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Small business lifecycle: reaping the rewards

Manage your business lifecycle from start up to sell out with advice from your local business bank.

You thought long and hard before starting your business. But have you thought about what you’ll do when it’s time to leave it behind? Stephen Craft explains how to ride the business life cycle and reap the rewards.

Content provided by the Commonwealth Bank of Australia

Do you have an exit strategy for your business? If you said, “no”, then you’re not alone. Fewer than half of Australian small business owners have plans to capitalise on the value they’ve built up in their businesses, according to new research from Commonwealth Bank Local Business Banking.

The Commonwealth Bank Local Business Owner Report found that only 47 per cent of small business owners have an exit strategy, such as selling their business. Even more amazingly, 22 per cent of those who do have an exit plan simply intend to close their doors and walk away. That’s despite the fact that 60 per cent of them are still actively reinvesting profits back into their businesses, and half are working more than 50 hours a week!

The problem gets worse the closer people come to retirement, with one in four business owners over 60 planning to close their businesses. At the opposite end of the scale, two-thirds of Generation Y owners already have plans to sell their businesses outright. So why would someone plan to walk away from a business after investing years of hard work – and hard-earned cash – building it up?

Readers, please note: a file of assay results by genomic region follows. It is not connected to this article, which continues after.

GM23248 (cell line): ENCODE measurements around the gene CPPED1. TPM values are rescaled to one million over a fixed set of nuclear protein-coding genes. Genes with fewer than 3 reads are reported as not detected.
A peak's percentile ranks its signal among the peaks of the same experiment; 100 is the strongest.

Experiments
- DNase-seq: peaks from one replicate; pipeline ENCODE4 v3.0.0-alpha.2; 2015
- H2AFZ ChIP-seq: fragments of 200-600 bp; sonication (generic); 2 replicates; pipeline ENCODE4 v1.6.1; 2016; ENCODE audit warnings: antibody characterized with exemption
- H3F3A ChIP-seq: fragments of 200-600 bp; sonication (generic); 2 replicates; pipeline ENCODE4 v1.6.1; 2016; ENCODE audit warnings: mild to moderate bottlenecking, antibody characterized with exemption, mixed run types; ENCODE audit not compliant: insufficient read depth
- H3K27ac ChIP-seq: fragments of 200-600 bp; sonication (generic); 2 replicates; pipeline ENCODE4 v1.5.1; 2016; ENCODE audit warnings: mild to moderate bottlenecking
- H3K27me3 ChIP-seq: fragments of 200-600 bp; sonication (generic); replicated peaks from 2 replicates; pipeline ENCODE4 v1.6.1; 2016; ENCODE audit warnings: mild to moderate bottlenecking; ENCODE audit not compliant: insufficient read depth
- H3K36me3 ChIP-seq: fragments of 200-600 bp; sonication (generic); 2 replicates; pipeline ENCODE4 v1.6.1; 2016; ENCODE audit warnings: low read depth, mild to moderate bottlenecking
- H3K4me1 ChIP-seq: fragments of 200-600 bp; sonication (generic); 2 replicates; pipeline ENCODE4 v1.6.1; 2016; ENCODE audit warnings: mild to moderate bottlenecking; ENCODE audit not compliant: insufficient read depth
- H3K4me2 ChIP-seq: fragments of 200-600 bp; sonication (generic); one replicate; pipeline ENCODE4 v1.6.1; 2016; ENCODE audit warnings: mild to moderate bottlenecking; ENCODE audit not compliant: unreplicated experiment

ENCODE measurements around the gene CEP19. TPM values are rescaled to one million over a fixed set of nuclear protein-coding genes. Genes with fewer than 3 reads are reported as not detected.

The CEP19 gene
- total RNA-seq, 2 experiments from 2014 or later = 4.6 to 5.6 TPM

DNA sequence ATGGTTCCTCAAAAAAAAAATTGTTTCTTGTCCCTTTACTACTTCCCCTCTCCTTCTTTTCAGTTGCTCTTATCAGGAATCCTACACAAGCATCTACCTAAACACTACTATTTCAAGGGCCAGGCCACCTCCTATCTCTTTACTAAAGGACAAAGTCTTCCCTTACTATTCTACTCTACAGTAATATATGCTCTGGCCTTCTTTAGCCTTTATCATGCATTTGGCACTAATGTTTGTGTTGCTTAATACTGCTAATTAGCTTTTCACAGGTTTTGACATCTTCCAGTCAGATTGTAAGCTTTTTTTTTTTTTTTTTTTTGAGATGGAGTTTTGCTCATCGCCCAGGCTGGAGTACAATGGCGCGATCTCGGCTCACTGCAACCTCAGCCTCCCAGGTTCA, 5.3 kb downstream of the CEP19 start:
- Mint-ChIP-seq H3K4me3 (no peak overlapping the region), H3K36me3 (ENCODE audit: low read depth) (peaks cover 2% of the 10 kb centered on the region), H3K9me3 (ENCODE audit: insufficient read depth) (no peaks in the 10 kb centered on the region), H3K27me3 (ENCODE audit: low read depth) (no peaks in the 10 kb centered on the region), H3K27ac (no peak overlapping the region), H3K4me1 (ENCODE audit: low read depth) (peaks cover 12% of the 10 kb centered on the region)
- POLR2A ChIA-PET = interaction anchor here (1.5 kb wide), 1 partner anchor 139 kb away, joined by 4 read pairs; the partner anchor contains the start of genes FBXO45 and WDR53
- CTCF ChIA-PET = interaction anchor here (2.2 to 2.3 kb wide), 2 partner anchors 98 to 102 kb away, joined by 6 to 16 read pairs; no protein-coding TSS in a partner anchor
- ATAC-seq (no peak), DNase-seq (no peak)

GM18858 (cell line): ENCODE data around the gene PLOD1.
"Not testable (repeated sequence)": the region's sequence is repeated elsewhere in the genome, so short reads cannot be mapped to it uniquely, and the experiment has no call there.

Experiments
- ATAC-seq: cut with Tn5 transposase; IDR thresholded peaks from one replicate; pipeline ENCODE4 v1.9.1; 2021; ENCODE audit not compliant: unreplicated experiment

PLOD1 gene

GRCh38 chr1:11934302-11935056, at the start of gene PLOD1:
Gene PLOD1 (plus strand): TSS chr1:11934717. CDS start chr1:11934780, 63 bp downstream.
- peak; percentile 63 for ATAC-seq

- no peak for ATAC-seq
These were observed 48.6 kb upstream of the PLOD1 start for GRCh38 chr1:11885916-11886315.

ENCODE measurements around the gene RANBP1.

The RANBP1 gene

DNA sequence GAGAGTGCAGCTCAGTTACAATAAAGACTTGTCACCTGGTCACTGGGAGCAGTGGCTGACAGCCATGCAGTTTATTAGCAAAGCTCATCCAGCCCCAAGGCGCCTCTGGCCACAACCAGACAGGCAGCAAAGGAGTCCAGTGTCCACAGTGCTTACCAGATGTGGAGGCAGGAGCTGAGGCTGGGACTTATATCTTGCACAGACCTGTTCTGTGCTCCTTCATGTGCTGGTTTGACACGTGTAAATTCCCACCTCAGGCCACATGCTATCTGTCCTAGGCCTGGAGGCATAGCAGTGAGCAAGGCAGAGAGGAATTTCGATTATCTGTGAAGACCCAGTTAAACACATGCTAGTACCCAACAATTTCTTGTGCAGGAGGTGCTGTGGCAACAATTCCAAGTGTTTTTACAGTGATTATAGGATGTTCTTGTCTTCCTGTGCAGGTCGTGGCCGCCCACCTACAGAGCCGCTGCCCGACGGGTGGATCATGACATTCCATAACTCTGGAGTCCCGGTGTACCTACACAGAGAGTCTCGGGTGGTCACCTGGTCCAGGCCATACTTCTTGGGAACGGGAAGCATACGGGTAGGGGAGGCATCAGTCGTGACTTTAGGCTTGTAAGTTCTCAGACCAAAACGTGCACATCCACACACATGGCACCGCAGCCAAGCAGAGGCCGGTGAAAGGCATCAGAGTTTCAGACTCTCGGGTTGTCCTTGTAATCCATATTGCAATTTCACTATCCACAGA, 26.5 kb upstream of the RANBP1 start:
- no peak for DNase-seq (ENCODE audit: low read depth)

Make yourself redundant

The issue for many people is that their businesses are very much dependant on them personally. So, when the time comes for them to move on, they find they have nothing to sell. That’s why the best managers work to make themselves redundant. They put people and processes in place so that the business runs smoothly whether they’re there or not. Do that and your life will not only be less stressful – you’ll also have an asset that could be worth serious money.

However, it all takes time. To build a saleable business, you need to plan ahead. In fact, the best time to think about selling your business is on the day you start it up. The key is to recognise that your business will change over time, then plan for the entire business life cycle.

Riding the business life cycle

Sadly, there is no such thing as a permanently great business. Every business goes through a natural life cycle from start-up, to growth, maturity and – unless you act to avoid it – decline.

In Creative Destruction, Richard Foster and Sarah Kaplan surveyed the fortunes of 1,008 large US companies between 1962 and 1998, including some globally recognised brand names. Amazingly, only 160 turned out to be long-term survivors. Their conclusion? Only businesses that constantly renew themselves survive and prosper over the long term.

There are two lessons here for Australian small business owners. The first is that you need to understand where you are in the business life cycle and what you need to do to succeed in that phase. The second is that you need to choose the right time to make your exit.

The start-up phase

Starting your own business is a real test of your personal courage and commitment. It’s exhilarating, stressful and dismaying, sometimes all at the same time. This is when you get to make your vision a reality — and when you’re forced to come to terms with the realities of paperwork, red tape, unpaid invoices and seemingly endless bills.

To do list:

  • Register for an ABN and GST (if required)